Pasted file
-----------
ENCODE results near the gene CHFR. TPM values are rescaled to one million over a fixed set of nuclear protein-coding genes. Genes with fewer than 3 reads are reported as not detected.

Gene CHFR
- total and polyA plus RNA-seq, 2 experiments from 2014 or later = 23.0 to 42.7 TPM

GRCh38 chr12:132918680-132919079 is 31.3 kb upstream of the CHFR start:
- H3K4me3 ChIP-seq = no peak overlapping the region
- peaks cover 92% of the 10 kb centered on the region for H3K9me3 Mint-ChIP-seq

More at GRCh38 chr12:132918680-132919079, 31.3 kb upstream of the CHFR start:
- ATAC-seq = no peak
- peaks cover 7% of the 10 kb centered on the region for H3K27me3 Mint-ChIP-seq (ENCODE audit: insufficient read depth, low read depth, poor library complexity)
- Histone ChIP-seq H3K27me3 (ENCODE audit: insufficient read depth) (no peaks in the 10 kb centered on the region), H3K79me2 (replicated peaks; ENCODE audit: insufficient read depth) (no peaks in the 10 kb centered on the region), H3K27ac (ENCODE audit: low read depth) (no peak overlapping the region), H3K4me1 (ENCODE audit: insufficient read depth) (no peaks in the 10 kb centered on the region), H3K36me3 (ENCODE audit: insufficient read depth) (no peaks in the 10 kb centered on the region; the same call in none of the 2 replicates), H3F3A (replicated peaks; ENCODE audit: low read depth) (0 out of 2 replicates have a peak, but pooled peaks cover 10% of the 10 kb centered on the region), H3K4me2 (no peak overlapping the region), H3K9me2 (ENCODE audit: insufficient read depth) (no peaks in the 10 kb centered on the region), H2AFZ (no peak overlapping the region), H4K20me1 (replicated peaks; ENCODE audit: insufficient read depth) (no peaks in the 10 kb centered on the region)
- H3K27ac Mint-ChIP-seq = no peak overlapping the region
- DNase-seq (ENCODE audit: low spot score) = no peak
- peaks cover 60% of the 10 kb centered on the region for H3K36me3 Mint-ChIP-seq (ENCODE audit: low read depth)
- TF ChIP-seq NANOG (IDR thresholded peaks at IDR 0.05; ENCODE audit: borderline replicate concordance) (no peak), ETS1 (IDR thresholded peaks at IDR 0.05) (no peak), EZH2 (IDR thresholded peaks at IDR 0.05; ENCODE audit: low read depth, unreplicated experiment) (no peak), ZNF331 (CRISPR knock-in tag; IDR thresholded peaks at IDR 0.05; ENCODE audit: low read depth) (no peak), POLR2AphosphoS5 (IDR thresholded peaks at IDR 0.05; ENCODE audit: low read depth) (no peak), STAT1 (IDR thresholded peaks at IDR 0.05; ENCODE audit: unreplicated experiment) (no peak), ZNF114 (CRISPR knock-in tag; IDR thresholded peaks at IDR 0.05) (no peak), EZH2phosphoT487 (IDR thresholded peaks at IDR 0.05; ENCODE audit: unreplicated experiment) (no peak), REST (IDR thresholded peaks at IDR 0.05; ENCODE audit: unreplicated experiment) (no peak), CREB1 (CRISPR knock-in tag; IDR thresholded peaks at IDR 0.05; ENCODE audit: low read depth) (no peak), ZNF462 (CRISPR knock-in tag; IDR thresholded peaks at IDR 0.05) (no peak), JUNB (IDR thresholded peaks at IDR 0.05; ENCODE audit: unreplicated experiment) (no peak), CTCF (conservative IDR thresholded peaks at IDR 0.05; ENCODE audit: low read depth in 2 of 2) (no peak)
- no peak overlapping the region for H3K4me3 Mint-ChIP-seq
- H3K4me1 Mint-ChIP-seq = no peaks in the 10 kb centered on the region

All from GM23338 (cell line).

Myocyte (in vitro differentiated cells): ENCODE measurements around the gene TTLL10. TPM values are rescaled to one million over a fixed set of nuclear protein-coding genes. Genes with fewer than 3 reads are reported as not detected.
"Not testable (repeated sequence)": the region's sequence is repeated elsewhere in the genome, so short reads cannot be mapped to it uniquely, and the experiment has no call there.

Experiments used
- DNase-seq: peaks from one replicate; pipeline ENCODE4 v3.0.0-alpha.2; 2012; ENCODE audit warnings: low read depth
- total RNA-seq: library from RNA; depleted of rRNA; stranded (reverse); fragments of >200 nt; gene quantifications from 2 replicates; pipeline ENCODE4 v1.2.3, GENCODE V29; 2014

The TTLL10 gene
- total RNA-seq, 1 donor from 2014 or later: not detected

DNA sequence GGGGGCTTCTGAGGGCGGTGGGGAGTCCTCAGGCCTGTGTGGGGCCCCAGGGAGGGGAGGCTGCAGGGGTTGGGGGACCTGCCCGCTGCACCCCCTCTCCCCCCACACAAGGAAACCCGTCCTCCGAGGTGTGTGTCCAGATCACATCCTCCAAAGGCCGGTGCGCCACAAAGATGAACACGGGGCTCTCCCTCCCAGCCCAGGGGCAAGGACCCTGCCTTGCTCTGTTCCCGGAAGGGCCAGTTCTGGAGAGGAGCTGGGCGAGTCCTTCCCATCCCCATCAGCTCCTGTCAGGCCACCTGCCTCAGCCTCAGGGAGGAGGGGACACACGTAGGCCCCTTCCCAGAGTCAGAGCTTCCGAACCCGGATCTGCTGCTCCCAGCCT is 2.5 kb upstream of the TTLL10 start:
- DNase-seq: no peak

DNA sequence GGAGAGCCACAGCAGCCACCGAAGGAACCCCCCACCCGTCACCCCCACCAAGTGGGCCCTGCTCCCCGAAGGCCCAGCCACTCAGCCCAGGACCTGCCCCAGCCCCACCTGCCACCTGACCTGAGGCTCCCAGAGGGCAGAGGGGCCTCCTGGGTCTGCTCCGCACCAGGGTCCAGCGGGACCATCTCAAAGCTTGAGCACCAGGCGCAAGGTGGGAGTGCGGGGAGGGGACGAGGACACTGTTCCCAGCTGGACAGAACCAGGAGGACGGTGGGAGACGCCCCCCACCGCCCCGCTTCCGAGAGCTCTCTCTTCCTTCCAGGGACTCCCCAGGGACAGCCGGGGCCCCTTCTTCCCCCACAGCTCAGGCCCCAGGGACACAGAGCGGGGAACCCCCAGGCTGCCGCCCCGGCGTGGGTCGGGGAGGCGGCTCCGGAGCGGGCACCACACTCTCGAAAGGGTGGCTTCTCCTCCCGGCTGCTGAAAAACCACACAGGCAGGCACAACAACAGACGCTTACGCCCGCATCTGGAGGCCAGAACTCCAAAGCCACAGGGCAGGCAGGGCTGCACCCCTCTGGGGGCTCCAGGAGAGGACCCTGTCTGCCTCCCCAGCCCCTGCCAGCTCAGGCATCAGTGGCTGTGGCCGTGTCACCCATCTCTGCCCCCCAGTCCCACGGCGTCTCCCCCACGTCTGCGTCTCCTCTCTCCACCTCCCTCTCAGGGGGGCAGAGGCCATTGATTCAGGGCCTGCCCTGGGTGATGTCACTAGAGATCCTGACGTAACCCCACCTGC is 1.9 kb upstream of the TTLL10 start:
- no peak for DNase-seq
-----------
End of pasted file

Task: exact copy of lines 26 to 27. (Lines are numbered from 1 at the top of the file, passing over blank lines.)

- DNase-seq: no peak

DNA sequence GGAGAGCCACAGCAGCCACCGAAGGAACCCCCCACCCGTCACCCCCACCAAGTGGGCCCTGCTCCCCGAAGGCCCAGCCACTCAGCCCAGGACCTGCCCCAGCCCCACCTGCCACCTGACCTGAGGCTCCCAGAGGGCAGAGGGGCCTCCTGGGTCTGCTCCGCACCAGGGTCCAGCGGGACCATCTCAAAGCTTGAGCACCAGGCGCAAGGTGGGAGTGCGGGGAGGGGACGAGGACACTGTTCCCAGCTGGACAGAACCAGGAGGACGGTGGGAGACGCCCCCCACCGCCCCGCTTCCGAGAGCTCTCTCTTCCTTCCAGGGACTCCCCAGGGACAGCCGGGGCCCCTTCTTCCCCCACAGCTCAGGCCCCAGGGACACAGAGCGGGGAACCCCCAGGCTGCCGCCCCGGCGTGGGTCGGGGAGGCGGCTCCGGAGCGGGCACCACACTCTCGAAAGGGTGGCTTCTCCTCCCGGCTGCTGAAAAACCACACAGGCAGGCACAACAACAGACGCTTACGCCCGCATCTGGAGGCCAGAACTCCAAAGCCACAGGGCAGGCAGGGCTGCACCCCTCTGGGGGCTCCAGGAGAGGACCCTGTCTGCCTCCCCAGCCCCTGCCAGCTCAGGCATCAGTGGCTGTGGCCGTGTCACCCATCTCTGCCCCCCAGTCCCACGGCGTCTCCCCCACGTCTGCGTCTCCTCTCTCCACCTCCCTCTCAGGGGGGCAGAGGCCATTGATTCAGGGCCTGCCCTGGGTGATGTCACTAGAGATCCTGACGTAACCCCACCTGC is 1.9 kb upstream of the TTLL10 start: